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First festival of biodiversity for the Forth Valley

The University of Stirling, in conjunction with Scotland’s International Environment Centre (SIEC), will host its first ever Festival of Biodiversity from Friday, 16 to Sunday, 18 September.

Held on the University’s beautiful campus, and across the Forth Valley, over the course of three days, the Festival invites the public to take part in a series of events and activities including nature walks, expert Q&As, interactive workshops and film screenings to explore biodiversity in action across the planet, and at home in Scotland.

Professor Alistair Jump, dean of the faculty of natural sciences, said: “Broadly speaking, ‘biodiversity’ refers to every living thing in the world – including plants, fungi, bacteria, animals, and humans – and the ecosystems that support life. Humans depend on healthy ecosystems to stabilise the climate, purify the air, protect our coastlines, and provide us with sufficient food, clean water and raw materials to survive.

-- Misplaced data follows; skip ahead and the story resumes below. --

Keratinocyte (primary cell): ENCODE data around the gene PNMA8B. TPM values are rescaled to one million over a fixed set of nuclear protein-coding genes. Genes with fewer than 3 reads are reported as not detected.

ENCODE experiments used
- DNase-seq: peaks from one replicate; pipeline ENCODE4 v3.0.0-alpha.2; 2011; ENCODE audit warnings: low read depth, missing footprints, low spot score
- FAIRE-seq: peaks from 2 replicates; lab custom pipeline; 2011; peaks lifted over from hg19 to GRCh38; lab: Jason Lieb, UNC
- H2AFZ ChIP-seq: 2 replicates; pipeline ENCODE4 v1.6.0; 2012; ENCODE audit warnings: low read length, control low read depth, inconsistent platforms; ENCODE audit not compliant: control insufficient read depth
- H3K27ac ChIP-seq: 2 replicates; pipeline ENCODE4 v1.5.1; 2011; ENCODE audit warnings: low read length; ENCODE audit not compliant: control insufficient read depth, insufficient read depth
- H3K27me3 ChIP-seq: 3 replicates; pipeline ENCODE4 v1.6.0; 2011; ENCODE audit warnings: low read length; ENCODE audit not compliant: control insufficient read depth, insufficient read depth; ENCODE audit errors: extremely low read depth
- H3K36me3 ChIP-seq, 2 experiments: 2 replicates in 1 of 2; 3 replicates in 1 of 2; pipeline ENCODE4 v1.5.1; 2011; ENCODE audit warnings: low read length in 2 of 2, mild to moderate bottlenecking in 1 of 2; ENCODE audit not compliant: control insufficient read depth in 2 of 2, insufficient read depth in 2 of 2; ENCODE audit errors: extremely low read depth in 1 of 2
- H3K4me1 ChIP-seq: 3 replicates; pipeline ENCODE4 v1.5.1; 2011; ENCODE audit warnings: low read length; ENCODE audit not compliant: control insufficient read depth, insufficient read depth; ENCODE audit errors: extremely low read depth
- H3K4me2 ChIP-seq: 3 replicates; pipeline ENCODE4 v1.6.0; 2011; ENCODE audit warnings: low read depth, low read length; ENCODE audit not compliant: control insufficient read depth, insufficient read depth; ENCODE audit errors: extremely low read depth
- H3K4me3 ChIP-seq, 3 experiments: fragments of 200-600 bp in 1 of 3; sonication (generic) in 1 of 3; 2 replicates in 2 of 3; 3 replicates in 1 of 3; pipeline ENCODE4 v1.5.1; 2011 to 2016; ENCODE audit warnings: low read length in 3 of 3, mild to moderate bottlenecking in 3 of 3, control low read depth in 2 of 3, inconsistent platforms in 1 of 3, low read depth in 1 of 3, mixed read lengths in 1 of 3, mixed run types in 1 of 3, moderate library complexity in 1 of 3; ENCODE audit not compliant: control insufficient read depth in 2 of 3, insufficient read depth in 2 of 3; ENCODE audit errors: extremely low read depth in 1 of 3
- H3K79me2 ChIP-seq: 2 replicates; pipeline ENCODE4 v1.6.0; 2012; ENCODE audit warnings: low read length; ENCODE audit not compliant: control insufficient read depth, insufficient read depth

“The Festival will celebrate biodiversity, across themes including mountain woodland restoration, discovering biodiversity beneath the ground, the re-beavering of Scotland’s rivers and how the food we eat affects biodiversity.

“We want everyone to be as excited as we are about biodiversity, and to join the fight against its decline.”

Activities and events will delivered by local organisations across the Forth Valley on Friday and Saturday, with Sunday seeing the University’s Pathfoot Building house indoor events, talks, workshops, and stalls from a range of environmental organisations, and provide exhibition space for biodiversity-themed artwork. It will also be the meeting point for outdoor activities such as nature walks, forest bathing, tree coring and mindfulness walks.

Entry is free, all welcome. For more information visit www.festivalofbiodiversity.stir.ac.uk

SIEC is funded by a combined £22m investment from the UK and Scottish Governments, as part of the Stirling and Clackmannanshire City Region Deal, with additional funding from the University of Stirling and Clackmannanshire Council.

 

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